Wednesday, April 16, 2014

Focus on...Bloodroot


Bloodroot is a favorite among spring wildflower enthusiasts. The flower's ephemeral nature and early arrival make it easy to love. So let's take a closer look at this jewel of the woodlands and find out a little more about it!

On a warm sunny day in April one of the first bloodroots will open their pure white flowers with bright yellow centers. Composed of 8 to 12 white petals, the flower itself is arranged in what we call radial symmetry. That is, the petals are radiating out from the center of the flower like the spokes on a wheel. The yellow center contains the pistil and stamens all ready for early flying pollinators like flies and native bees. According to Carol Gracie in her wonderful book, Spring Wildflowers of the Northeast, the primary pollinators are andrenid bees. You can see picture of them here. Nighttime darkness and cloudy days will cause the flower to close. This helps to protect the flower from early spring elements when conditions are not quite right for those pollinators to be out and about.


Once pollinated, the petals quickly drop off and the seed start to develop. Although cross pollination achieved by insects is ideal, this flower can also self pollinate. If cross pollination has not been achieved after a couple of days then self-pollination takes place.


The single leaf enters the world tightly wrapped around the flower bud. As the flower stalk rises up and the flower begins to bloom the leaf will also unfurl and grow towards the sun. The leaf has much greater staying power than the flower and will persist well into the summer.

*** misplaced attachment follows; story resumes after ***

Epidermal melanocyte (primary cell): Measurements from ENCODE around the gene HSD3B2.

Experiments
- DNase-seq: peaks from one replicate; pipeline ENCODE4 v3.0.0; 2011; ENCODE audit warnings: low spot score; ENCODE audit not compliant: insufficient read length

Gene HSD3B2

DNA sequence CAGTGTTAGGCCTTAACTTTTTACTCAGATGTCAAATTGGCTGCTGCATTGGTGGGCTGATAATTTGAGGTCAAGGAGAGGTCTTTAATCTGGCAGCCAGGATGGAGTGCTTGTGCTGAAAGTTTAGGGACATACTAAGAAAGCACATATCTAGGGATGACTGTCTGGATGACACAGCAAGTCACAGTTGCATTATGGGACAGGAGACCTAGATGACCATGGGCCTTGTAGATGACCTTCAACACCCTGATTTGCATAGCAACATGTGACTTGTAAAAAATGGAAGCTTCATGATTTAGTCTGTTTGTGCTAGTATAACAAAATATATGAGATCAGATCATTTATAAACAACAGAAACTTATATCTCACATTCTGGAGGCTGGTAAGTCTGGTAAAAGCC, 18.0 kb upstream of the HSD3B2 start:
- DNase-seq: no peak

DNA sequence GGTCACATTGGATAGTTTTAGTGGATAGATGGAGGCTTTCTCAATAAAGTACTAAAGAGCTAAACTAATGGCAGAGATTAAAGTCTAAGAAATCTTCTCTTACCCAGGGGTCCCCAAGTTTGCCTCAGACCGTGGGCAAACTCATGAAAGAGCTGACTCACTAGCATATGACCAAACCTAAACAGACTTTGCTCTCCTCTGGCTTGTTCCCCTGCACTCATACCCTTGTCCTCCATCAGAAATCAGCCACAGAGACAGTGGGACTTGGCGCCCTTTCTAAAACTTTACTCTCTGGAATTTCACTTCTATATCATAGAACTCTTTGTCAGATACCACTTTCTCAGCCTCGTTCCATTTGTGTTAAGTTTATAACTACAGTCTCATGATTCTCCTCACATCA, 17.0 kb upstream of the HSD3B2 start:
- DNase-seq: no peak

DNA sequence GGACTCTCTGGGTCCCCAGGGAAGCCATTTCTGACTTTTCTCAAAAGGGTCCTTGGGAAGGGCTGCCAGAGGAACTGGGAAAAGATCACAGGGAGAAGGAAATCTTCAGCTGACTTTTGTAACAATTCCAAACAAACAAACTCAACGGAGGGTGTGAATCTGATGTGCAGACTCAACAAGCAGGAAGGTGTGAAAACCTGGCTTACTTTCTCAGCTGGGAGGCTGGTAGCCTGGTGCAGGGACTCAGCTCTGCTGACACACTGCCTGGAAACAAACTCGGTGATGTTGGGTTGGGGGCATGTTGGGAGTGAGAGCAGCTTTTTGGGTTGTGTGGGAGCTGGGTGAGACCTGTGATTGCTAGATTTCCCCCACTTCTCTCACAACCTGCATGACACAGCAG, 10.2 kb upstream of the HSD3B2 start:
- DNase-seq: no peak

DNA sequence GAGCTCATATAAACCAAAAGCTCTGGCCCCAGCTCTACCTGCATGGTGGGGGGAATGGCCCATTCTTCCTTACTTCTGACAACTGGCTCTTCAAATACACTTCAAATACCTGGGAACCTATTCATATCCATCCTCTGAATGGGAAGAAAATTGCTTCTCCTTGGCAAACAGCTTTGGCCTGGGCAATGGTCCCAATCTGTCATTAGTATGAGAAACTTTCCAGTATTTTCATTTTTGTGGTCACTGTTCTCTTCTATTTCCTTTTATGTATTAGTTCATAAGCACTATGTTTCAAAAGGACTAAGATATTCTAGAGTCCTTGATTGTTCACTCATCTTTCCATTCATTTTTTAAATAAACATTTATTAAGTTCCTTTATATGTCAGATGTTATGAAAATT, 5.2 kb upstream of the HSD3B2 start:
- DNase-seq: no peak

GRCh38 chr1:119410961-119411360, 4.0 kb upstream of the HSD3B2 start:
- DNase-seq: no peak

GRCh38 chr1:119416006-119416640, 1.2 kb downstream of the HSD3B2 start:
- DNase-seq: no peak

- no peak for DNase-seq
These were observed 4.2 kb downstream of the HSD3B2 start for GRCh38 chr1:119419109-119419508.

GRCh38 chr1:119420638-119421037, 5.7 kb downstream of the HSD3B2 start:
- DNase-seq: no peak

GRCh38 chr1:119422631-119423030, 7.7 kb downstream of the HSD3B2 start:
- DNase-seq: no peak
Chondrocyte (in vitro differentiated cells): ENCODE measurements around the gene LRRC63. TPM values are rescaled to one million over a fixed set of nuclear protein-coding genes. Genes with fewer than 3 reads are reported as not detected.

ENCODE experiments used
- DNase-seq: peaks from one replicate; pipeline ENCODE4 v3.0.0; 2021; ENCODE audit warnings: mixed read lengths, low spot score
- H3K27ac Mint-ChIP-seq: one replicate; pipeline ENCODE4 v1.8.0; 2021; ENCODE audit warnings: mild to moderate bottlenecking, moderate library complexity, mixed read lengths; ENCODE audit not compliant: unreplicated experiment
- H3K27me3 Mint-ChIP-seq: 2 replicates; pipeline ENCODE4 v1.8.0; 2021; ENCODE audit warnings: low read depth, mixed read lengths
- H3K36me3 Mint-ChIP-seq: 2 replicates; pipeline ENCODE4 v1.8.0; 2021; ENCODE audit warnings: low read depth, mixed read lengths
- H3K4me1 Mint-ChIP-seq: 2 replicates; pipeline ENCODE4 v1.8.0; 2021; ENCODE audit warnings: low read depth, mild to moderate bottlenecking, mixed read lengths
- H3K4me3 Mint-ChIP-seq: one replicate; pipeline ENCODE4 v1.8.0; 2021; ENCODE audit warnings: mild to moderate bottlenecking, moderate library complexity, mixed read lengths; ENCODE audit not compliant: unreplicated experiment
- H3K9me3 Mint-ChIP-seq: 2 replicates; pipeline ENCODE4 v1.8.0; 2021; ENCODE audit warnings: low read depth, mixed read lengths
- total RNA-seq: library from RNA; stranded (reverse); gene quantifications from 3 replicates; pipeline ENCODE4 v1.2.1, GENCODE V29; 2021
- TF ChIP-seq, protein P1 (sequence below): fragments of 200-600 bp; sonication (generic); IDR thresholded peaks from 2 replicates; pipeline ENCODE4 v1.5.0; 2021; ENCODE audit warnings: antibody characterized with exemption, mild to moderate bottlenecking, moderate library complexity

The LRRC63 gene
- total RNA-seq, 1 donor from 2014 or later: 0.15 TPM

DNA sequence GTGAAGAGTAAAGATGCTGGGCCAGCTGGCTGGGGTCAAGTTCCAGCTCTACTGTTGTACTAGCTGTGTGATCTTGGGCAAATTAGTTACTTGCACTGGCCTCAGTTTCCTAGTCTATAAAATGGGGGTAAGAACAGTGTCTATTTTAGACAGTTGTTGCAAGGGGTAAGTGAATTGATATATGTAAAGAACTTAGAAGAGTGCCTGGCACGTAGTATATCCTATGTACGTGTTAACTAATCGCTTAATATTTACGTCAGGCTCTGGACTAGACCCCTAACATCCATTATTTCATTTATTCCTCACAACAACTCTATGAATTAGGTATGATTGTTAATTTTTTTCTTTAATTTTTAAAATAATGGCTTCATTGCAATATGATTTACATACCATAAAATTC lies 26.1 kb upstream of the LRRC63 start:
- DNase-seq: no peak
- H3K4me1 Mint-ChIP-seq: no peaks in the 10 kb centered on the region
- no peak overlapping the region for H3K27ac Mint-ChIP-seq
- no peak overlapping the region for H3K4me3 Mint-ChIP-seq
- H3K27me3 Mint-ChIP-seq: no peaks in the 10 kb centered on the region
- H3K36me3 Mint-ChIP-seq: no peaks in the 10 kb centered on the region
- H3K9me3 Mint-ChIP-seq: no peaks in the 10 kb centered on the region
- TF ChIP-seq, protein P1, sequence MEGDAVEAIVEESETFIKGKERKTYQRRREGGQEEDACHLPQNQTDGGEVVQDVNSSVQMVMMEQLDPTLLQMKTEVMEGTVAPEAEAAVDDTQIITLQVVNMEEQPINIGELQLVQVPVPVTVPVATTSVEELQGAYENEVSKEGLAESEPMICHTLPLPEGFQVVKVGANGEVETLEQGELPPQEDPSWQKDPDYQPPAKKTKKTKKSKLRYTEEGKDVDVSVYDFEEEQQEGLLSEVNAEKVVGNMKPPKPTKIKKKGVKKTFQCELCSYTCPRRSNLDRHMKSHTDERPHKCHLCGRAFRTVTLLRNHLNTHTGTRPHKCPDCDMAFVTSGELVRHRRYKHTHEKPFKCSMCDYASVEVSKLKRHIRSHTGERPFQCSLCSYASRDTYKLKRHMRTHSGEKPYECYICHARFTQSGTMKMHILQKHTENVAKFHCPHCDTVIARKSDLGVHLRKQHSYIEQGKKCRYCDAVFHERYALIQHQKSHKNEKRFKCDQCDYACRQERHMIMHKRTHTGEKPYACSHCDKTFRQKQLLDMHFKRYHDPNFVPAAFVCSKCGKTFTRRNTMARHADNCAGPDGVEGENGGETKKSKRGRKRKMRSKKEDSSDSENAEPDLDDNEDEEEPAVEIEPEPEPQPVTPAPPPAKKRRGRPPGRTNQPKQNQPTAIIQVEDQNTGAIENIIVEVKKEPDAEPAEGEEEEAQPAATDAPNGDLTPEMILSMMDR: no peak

Also, not all bloodroot plants will actually flower each spring. We have many bloodroot plants that only send up a leaf. They may be immature or just resting, as producing a flower takes a lot of energy. It may take some time to manufacture and store enough energy to produce one of these gorgeous flowers. 


Either after the flower blooms or there is just a leaf, it fans out and has a distinctive shape. Some liken it to Batman with his cape spread out. What do you think?


Here is an interesting specimen. This plant only developed 4 petals.


A couple of years ago, we received a special cultivar of Bloodroot called 'Multiplex'. This type of bloodroot consists of numerous petals. All these petals have been converted from the stamens and pistils. So, obviously this particular plant cannot produce seeds. There are no reproductive organs! It as been cloned within the horticulture industry. Interestingly, this variant was originally found in Ohio in 1916, and being the only one, all 'Multiplex' plants sold today are divisions from that original plant! Wow!


So the big question remains, why is it called Bloodroot??


The sap from this plant is a bright red color. This sap has been used as a dye by Native Americans and early colonists. There is a long history of medicinal uses by Native Americans as well. In the 1990s scientists discovered the alkaloid, sanguinarine within the sap. This substance was widely used in toothpastes and mouthwashes as an anti-plaque substance until some bad side effects were known.

So, as we are a Nature Preserve I don't want to intentionally injure on of our bloodroot plants, so here is a link to a photo of the sap on bugguide.net.

I had help from a couple of great sources for this post:

Spring Wildflowers of the Northeast by Carol Gracie - you can view her blog here
and
The Book of Forest and Thicket by John Eastman


3 comments:

  1. I live in southeastern Michigan and have not seen a single bloodroot this season--I usually see a lot. Has this been a poor season (maybe the severe winter or some other factor is to blame)?

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    1. Good question! I would guess some other factor is at work. Native plants are adapted to our climates wherever we live. Do you have a local naturalist at a nearby park or preserve that can provide some insight?

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